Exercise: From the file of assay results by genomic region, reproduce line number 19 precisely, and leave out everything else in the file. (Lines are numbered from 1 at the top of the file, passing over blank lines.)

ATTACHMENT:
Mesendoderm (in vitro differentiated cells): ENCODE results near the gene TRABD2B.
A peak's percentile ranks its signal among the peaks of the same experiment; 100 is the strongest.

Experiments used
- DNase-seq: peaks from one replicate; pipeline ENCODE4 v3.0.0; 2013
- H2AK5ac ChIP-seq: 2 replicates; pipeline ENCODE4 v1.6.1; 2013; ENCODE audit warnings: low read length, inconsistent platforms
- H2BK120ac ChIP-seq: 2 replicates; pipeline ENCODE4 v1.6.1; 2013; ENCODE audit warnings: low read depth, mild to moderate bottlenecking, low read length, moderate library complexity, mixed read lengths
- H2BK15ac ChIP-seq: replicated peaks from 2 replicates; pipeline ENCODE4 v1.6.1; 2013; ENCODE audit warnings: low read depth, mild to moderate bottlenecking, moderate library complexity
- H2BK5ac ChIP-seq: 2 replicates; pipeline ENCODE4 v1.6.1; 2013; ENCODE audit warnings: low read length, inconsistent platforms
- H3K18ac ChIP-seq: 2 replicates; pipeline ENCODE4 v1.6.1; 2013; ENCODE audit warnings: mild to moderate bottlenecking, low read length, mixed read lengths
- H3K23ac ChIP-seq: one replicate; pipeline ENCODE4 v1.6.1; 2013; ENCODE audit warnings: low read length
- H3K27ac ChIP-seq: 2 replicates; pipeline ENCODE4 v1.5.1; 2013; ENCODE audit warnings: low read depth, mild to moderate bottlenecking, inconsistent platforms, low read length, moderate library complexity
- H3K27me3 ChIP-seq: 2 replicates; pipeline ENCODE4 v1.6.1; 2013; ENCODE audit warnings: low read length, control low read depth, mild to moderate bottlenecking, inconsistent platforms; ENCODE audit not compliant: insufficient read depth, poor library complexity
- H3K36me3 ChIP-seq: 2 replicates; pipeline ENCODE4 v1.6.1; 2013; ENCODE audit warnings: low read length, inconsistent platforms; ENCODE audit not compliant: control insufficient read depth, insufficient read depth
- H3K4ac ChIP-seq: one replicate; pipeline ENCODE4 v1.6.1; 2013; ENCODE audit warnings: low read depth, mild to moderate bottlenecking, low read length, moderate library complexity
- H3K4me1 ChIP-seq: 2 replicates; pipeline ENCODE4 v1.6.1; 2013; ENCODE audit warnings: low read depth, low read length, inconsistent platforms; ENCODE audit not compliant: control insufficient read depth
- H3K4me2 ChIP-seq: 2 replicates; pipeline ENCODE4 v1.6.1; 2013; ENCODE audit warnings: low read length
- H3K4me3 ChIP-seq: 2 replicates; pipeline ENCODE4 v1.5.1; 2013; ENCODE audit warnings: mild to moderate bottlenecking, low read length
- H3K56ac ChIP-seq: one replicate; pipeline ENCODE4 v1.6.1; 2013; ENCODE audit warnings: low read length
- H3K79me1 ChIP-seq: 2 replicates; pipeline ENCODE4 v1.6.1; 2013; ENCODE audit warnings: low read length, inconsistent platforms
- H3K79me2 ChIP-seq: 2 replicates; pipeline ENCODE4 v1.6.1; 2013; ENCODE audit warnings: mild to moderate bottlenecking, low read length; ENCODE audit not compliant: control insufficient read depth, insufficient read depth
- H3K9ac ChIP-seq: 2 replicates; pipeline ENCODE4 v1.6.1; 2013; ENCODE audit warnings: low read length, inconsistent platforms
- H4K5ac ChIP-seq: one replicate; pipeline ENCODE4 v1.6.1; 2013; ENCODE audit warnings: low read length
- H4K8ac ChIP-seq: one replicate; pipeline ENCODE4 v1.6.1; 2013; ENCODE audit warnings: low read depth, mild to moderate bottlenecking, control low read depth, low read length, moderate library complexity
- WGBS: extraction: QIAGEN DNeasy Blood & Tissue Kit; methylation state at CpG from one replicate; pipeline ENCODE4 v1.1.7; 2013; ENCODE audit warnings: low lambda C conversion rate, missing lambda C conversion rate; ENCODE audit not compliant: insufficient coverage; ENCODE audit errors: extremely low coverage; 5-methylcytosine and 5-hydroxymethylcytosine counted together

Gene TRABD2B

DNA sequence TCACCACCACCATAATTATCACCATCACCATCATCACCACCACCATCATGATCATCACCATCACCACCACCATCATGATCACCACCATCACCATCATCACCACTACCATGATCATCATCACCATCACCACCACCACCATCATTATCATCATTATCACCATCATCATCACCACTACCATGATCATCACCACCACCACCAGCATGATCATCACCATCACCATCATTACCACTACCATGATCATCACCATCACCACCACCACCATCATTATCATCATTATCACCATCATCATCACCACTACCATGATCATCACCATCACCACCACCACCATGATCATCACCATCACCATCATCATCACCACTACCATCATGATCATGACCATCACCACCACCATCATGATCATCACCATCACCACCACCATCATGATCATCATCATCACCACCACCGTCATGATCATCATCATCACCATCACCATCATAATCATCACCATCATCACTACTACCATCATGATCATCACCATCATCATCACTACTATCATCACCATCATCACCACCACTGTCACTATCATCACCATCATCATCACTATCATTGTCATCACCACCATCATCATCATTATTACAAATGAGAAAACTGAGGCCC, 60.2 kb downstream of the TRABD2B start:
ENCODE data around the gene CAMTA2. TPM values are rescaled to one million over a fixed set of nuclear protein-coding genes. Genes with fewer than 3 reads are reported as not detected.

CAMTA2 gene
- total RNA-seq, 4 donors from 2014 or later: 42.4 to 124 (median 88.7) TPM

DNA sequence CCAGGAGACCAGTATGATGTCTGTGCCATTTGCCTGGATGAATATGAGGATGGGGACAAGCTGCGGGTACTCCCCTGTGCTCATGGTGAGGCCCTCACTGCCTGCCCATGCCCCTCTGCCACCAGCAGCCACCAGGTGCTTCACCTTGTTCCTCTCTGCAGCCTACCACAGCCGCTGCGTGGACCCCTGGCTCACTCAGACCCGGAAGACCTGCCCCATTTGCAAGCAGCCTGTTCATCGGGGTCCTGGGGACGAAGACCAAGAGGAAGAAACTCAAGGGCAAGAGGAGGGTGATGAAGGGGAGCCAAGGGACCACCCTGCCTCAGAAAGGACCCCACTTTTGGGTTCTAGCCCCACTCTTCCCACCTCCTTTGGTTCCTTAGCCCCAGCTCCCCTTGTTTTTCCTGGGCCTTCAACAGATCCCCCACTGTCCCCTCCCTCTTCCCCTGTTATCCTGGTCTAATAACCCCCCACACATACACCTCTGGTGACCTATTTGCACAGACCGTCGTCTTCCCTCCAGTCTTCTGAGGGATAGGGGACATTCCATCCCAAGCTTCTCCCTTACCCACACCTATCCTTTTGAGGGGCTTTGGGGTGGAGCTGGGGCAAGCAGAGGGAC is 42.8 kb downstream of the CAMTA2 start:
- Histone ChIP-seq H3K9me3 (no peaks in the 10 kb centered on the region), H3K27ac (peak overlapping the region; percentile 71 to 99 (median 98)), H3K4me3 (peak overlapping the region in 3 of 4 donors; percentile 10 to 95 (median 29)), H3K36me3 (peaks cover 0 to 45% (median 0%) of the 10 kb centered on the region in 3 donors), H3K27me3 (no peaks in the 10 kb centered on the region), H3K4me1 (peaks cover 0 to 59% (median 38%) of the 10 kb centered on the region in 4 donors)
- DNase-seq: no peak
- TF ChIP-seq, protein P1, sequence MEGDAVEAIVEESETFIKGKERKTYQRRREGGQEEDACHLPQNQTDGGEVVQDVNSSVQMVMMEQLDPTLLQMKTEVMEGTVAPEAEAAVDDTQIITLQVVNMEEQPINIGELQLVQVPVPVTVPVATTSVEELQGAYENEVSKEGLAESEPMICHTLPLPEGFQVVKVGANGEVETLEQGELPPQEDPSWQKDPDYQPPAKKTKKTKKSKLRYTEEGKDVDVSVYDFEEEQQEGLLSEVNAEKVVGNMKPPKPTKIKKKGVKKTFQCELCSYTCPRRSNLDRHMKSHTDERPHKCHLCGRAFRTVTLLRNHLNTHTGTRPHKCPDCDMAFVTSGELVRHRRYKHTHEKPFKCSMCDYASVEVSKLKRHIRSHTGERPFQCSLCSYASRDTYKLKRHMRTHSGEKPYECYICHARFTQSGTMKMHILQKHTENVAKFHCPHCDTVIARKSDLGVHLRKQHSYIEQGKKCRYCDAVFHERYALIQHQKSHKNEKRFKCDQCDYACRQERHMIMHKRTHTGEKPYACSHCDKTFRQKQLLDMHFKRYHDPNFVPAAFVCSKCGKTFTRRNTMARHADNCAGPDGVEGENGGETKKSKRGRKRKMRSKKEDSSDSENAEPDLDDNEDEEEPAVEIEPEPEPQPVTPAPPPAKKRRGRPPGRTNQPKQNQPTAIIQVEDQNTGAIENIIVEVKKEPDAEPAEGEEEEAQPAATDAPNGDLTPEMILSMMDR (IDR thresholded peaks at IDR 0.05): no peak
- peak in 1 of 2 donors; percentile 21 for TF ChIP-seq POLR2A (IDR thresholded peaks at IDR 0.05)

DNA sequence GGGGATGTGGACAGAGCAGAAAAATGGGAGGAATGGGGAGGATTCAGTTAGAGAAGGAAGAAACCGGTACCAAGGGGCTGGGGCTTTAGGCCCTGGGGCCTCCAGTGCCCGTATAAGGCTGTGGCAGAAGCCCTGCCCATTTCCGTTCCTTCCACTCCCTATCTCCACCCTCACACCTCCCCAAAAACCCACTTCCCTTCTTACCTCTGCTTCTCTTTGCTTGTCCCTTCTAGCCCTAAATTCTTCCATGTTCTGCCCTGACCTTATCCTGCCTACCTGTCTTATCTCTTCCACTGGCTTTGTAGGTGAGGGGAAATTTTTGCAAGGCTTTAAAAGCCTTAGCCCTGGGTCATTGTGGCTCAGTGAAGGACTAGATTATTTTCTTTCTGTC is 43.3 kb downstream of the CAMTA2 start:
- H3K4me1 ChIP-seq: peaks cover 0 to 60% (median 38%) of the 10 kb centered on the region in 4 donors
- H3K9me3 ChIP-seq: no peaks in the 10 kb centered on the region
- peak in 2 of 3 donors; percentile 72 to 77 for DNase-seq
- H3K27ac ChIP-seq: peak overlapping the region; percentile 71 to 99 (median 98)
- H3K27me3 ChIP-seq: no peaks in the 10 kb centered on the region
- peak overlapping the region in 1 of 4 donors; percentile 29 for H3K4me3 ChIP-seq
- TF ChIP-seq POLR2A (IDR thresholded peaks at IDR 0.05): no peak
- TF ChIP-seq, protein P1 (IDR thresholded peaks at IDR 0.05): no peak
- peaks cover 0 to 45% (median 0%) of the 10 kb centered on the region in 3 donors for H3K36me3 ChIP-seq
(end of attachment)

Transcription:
- H3K79me1 ChIP-seq: 2 replicates; pipeline ENCODE4 v1.6.1; 2013; ENCODE audit warnings: low read length, inconsistent platforms